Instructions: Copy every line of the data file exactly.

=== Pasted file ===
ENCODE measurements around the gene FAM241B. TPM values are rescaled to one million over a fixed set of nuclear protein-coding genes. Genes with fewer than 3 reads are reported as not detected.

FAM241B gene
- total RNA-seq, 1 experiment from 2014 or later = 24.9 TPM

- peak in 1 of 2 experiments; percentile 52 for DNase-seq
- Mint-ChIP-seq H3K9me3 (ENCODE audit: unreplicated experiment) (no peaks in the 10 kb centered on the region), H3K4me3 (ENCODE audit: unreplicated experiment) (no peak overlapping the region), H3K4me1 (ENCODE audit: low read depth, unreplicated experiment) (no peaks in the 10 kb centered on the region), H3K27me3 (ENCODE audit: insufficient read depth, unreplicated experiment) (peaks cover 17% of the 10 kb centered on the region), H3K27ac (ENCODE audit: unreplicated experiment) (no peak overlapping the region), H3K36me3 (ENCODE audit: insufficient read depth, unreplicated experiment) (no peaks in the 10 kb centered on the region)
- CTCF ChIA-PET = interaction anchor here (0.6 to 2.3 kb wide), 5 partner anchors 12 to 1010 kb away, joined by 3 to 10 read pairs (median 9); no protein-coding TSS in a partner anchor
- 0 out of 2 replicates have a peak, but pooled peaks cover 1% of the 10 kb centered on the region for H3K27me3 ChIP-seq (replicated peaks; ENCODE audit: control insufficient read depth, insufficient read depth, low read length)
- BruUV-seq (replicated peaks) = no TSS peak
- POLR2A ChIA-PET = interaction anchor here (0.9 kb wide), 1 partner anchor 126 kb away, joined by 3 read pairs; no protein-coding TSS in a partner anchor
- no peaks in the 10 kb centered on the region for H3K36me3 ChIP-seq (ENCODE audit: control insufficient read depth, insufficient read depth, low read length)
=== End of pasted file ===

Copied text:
ENCODE measurements around the gene FAM241B. TPM values are rescaled to one million over a fixed set of nuclear protein-coding genes. Genes with fewer than 3 reads are reported as not detected.

FAM241B gene
- total RNA-seq, 1 experiment from 2014 or later = 24.9 TPM

- peak in 1 of 2 experiments; percentile 52 for DNase-seq
- Mint-ChIP-seq H3K9me3 (ENCODE audit: unreplicated experiment) (no peaks in the 10 kb centered on the region), H3K4me3 (ENCODE audit: unreplicated experiment) (no peak overlapping the region), H3K4me1 (ENCODE audit: low read depth, unreplicated experiment) (no peaks in the 10 kb centered on the region), H3K27me3 (ENCODE audit: insufficient read depth, unreplicated experiment) (peaks cover 17% of the 10 kb centered on the region), H3K27ac (ENCODE audit: unreplicated experiment) (no peak overlapping the region), H3K36me3 (ENCODE audit: insufficient read depth, unreplicated experiment) (no peaks in the 10 kb centered on the region)
- CTCF ChIA-PET = interaction anchor here (0.6 to 2.3 kb wide), 5 partner anchors 12 to 1010 kb away, joined by 3 to 10 read pairs (median 9); no protein-coding TSS in a partner anchor
- 0 out of 2 replicates have a peak, but pooled peaks cover 1% of the 10 kb centered on the region for H3K27me3 ChIP-seq (replicated peaks; ENCODE audit: control insufficient read depth, insufficient read depth, low read length)
- BruUV-seq (replicated peaks) = no TSS peak
- POLR2A ChIA-PET = interaction anchor here (0.9 kb wide), 1 partner anchor 126 kb away, joined by 3 read pairs; no protein-coding TSS in a partner anchor
- no peaks in the 10 kb centered on the region for H3K36me3 ChIP-seq (ENCODE audit: control insufficient read depth, insufficient read depth, low read length)